1. Its dependence on idealizing a certain (often unhealthy) kind of body.
Few things are more upsetting, as a woman, than seeing what the fashion industry is quick to deem “plus-sized,” or the haughty indifference with which top designers treat the vast majority of female consumers. When you have plus-sized models who are barely a size eight, or plus-sized sections of major stores which are little more than heinous muumuu graveyards, you realize that — if you don’t look a certain way — you are just not meant to enjoy clothes as much as other girls. And as body positive fashion blogs or designers are constantly relegated to the niche section of the industry (even as their bodies are much more representative of the average woman), it’s a constant reminder that fashion is a club whose members are not interested in having you enter. For every young woman who grows up hating herself because she will never see herself in her favorite magazines, there could have been a girl who grew up believing that she is beautiful and capable of enjoying style as much as anyone. We simply choose to make her feel like she is ugly and unworthy.
2. Its derision of personal style that doesn’t fit into a certain bell curve.
Every time someone sincerely says that something is “last season,” an angel bursts into flames. Despite the fact that personal style should be a fun, carefree activity that we could all take pride in and use to express ourselves, there is a whole industry that is financially invested in telling us that what we like — if it isn’t perfectly up-to-date — isn’t good enough. And it creates generations of people who are afraid to wear what they like, simply out of fear of being the one person who doesn’t “get it.” Pro tip: No one gets it. Literally everyone is faking it until they make it, even the famous designers.
3. The extremes that models will go to to achieve the perfect look.
If your day hasn’t already been ruined, and you didn’t know about Vogue Australia former Editor-In-Chief Kirstie Clements’ new book, get ready to get sad. While there is obviously a bit of hypocrisy in profiting off of a dangerous system right up until the moment you are axed and want to cash in on a lucrative book deal, it’s still important that she’s telling the horrifying stories that need to be told. From models eating tissues to keep their stomachs full, to the women used to size designer clothes spending extended time in the ICU with IV drips for malnutrition, the world that the impossible standards of thinness has created is one that is as deeply ugly as it is arbitrary. If there is anything that embodies the word “embarrassing,” its an industry who packages and sells to women an image of beauty that literally comes at the cost of our own health and happiness.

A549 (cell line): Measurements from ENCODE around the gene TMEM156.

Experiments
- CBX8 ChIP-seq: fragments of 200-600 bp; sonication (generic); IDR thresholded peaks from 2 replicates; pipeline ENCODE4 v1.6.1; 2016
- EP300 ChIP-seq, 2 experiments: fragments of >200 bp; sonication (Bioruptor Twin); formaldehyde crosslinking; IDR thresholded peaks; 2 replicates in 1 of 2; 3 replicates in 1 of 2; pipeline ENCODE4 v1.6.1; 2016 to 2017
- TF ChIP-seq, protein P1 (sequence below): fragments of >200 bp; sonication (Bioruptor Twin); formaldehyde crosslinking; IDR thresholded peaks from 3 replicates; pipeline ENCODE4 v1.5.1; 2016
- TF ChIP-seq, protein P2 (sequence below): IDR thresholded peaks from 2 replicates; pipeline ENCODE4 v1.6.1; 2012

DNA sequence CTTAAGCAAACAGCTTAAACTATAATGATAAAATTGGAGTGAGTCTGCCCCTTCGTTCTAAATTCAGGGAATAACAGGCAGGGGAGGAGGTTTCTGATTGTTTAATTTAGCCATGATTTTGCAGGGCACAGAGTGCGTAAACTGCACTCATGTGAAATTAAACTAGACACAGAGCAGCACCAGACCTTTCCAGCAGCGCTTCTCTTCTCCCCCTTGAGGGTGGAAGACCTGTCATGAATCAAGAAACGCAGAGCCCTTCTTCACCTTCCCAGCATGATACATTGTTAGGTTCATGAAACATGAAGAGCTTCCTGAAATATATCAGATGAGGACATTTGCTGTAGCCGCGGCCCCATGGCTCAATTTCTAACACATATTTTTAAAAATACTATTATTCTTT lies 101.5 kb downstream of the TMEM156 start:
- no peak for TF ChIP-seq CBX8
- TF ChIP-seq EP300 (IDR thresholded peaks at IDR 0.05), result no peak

It’s almost hard to conceive of a world before Photoshop, before every image in every glossy magazine was edited to the point of absurdity in order to ensure that the people looking at it — even if they had achieved the human version of perfection — would still have something to strive for (and buy products for). But this is the reality of our lives, looking at models and actors and singers who have had every last flaw digitally buffed from their body so that we can hate the fact that we are stuck looking like actual human beings. And the truth is that the blame is so hard to place here, because it’s become a sort of airbrushed arms race in which everyone has to participate, lest you be the lone swamp creature who has to be on a billboard looking like something that might actually be a living thing. Deciding who is going to set aside their weapons first and go back to something natural is just as impossible as escaping the digitally-enhanced images’ reach.
5. The focus on being “in the know,” often at the cost of personal expression.
If this brilliant Jimmy Kimmel man-on-the-street bit teaches us one thing, it’s that a huge amount of fashion lovers’ interest stems more from a desire to be on the cutting edge of something — and firmly part of a social caste — than it is about real, personal pleasure. To pretend to know an artist simply to give the impression of being well-informed would seem ridiculous, but once you have invested even a small percentage of your self-worth in how many designers’ shows you’ve attended or how well-versed you are in this season’s offering, it’s a game you will simply win. And while there are pissing contest in every center of interest, the desperate dependence that fashion has on always being avant-garde is one that inevitably leads to ludicrous posturing. It’s funny to laugh at the guy in the green hair and his absurd certainty about being wrong, but it’s also pretty sad.